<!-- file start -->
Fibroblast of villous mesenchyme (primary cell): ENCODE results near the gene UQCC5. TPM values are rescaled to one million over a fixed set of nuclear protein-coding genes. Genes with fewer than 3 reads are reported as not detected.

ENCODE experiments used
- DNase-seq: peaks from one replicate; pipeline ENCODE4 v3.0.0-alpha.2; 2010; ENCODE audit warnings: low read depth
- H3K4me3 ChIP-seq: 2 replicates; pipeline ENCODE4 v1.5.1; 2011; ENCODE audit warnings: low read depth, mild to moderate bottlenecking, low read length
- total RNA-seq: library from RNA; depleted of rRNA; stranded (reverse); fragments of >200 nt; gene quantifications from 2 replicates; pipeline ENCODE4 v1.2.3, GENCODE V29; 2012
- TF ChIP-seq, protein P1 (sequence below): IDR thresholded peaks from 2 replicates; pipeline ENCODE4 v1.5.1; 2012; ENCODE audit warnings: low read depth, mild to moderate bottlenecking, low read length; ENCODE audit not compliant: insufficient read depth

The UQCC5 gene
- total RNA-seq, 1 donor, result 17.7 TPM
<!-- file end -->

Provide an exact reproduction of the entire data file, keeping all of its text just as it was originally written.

Fibroblast of villous mesenchyme (primary cell): ENCODE results near the gene UQCC5. TPM values are rescaled to one million over a fixed set of nuclear protein-coding genes. Genes with fewer than 3 reads are reported as not detected.

ENCODE experiments used
- DNase-seq: peaks from one replicate; pipeline ENCODE4 v3.0.0-alpha.2; 2010; ENCODE audit warnings: low read depth
- H3K4me3 ChIP-seq: 2 replicates; pipeline ENCODE4 v1.5.1; 2011; ENCODE audit warnings: low read depth, mild to moderate bottlenecking, low read length
- total RNA-seq: library from RNA; depleted of rRNA; stranded (reverse); fragments of >200 nt; gene quantifications from 2 replicates; pipeline ENCODE4 v1.2.3, GENCODE V29; 2012
- TF ChIP-seq, protein P1 (sequence below): IDR thresholded peaks from 2 replicates; pipeline ENCODE4 v1.5.1; 2012; ENCODE audit warnings: low read depth, mild to moderate bottlenecking, low read length; ENCODE audit not compliant: insufficient read depth

The UQCC5 gene
- total RNA-seq, 1 donor, result 17.7 TPM